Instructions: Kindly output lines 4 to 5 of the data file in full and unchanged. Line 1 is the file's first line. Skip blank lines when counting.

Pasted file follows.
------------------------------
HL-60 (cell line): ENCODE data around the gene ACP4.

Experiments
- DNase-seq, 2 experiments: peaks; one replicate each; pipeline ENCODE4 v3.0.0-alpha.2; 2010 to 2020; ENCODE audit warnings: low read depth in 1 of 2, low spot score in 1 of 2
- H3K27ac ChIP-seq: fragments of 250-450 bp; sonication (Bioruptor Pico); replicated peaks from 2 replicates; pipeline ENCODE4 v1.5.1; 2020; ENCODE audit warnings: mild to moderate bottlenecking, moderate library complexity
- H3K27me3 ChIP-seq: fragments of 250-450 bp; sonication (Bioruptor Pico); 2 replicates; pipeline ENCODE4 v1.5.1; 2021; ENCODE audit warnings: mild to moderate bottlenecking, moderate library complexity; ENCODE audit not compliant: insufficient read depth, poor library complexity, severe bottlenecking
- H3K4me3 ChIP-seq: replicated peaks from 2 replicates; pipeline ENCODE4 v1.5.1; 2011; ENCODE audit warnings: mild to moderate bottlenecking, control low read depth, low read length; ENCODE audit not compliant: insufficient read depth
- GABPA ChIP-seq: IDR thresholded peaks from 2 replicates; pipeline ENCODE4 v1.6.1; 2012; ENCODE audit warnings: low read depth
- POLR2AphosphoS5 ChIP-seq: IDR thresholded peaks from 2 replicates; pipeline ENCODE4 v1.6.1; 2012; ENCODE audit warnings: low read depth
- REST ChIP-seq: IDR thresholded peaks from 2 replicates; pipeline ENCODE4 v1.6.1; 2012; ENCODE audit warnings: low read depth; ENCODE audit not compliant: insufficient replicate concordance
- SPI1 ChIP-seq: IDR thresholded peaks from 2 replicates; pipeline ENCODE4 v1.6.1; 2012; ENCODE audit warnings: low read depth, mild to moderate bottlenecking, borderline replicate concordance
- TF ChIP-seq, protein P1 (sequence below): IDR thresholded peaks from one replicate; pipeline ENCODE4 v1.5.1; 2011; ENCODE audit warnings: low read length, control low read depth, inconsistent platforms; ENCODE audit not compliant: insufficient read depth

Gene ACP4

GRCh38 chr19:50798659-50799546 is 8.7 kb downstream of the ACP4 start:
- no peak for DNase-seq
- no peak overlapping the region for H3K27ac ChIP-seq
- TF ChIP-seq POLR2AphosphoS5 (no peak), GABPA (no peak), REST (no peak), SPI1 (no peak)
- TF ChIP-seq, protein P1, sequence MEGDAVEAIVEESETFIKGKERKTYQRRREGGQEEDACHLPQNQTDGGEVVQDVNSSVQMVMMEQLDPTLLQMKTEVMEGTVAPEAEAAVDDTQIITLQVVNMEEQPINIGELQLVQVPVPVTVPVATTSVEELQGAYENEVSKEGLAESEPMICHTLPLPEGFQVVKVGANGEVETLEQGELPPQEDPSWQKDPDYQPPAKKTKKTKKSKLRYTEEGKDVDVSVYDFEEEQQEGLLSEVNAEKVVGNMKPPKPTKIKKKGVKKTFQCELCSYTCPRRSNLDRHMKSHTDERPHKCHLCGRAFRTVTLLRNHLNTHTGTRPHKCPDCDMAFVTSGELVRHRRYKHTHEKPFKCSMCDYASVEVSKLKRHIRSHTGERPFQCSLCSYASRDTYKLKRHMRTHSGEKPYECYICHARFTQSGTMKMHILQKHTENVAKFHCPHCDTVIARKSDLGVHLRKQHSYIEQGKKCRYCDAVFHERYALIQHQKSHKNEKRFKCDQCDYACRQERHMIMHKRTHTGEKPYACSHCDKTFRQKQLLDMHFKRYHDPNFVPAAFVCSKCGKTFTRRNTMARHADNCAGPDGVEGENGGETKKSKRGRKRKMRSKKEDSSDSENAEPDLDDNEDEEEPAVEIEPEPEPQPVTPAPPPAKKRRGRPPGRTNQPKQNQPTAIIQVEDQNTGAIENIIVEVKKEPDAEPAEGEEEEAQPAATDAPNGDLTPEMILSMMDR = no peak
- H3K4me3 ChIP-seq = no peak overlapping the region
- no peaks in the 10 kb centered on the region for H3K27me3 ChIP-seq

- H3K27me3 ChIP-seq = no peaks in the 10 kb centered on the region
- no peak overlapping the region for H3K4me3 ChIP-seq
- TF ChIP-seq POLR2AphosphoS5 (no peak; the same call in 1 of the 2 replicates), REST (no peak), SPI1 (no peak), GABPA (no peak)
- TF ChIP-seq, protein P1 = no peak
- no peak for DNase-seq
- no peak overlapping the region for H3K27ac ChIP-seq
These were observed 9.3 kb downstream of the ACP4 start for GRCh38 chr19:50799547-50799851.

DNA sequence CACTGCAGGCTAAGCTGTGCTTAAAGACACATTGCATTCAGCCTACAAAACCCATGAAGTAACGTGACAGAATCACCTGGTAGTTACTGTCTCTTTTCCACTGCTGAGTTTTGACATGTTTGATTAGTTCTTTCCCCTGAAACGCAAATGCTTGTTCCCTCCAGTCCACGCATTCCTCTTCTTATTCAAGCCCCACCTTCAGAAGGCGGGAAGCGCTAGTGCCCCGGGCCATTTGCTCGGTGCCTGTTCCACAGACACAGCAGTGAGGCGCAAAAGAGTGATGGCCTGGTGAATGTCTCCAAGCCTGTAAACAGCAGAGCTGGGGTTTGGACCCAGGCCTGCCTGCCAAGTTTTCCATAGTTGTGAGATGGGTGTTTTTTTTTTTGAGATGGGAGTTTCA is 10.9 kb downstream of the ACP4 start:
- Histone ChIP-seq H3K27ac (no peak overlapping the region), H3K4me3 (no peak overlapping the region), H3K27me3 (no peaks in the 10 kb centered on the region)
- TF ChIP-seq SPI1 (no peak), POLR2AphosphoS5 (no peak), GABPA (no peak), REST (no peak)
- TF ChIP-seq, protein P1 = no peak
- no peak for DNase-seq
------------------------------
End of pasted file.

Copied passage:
- H3K27ac ChIP-seq: fragments of 250-450 bp; sonication (Bioruptor Pico); replicated peaks from 2 replicates; pipeline ENCODE4 v1.5.1; 2020; ENCODE audit warnings: mild to moderate bottlenecking, moderate library complexity
- H3K27me3 ChIP-seq: fragments of 250-450 bp; sonication (Bioruptor Pico); 2 replicates; pipeline ENCODE4 v1.5.1; 2021; ENCODE audit warnings: mild to moderate bottlenecking, moderate library complexity; ENCODE audit not compliant: insufficient read depth, poor library complexity, severe bottlenecking